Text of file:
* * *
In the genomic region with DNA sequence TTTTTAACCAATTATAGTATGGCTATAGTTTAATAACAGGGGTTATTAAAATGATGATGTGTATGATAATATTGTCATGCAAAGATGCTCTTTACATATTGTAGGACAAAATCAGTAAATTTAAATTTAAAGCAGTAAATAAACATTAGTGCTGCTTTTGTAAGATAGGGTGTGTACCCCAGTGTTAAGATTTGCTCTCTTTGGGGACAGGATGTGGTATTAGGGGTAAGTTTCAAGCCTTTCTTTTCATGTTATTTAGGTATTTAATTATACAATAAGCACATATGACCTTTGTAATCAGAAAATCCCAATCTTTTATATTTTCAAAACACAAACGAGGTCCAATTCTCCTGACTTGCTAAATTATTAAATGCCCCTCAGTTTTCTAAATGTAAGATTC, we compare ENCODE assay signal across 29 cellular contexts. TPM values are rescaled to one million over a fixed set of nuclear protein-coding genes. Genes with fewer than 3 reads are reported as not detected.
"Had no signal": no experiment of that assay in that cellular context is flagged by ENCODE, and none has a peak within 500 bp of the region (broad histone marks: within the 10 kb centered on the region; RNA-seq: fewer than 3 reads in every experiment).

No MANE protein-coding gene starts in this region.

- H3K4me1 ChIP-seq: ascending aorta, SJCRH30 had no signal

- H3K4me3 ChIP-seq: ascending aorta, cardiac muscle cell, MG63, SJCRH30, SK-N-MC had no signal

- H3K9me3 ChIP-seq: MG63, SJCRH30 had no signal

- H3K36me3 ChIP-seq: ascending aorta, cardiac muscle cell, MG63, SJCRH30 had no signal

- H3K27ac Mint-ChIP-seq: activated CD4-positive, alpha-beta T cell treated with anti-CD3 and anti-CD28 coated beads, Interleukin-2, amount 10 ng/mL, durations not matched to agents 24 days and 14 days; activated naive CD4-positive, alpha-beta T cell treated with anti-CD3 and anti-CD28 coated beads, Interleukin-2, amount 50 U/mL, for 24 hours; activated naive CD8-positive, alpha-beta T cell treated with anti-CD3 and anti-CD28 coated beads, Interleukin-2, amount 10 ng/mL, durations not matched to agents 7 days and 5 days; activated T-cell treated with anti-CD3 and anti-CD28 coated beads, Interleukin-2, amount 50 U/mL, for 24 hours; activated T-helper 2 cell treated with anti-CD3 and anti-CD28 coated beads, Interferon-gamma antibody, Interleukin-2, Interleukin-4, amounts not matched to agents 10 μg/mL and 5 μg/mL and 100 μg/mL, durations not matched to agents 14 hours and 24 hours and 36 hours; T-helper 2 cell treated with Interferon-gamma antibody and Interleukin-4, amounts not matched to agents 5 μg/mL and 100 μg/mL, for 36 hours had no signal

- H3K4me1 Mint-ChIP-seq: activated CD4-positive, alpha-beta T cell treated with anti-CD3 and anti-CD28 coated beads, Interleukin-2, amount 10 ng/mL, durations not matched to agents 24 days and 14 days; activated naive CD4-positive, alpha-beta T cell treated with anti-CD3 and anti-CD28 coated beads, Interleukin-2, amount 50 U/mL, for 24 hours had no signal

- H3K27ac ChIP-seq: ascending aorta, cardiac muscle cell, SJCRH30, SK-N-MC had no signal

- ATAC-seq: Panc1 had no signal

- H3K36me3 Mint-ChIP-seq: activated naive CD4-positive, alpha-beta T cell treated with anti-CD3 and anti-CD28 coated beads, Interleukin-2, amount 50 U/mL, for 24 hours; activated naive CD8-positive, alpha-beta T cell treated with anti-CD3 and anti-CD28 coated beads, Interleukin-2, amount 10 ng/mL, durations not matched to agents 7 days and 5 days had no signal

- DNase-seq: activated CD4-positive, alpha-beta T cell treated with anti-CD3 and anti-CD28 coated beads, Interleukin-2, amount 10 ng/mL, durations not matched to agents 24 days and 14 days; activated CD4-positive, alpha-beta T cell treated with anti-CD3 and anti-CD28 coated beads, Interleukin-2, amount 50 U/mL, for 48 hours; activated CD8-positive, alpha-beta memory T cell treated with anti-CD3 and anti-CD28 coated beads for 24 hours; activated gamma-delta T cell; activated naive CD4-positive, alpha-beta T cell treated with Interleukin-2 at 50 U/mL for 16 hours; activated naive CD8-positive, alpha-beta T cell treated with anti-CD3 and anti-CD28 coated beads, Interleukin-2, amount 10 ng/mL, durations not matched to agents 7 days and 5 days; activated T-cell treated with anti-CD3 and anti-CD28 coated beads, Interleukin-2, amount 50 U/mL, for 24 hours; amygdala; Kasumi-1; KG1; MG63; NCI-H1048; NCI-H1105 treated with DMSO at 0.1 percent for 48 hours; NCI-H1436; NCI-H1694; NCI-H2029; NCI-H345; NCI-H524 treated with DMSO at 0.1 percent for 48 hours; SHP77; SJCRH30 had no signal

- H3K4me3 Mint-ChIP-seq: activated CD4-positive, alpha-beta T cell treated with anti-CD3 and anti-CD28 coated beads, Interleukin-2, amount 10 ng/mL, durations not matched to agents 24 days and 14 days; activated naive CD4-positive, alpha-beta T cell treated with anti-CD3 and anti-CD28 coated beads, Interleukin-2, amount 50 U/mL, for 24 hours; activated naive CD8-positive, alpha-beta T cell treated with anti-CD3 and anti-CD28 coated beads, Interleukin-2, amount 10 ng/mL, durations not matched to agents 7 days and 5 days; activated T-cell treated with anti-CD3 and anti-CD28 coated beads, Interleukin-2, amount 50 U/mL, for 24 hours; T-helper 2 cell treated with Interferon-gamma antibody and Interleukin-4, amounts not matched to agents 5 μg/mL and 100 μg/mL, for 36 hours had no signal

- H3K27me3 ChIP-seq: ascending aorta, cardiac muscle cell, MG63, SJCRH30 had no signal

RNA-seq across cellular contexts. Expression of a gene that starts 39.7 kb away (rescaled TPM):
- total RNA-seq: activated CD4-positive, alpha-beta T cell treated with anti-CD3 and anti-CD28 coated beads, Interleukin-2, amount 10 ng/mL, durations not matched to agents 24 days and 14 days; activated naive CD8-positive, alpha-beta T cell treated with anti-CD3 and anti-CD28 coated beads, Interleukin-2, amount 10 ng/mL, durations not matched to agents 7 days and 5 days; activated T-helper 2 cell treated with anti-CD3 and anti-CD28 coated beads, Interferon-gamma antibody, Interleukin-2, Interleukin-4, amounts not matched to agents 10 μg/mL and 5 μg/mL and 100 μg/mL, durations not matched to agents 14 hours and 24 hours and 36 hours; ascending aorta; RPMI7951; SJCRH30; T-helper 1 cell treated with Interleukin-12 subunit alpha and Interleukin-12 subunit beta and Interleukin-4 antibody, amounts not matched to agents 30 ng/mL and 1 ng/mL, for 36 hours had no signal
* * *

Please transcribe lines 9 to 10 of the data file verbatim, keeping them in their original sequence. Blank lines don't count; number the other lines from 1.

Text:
- H3K4me1 Mint-ChIP-seq: activated CD4-positive, alpha-beta T cell treated with anti-CD3 and anti-CD28 coated beads, Interleukin-2, amount 10 ng/mL, durations not matched to agents 24 days and 14 days; activated naive CD4-positive, alpha-beta T cell treated with anti-CD3 and anti-CD28 coated beads, Interleukin-2, amount 50 U/mL, for 24 hours had no signal

- H3K27ac ChIP-seq: ascending aorta, cardiac muscle cell, SJCRH30, SK-N-MC had no signal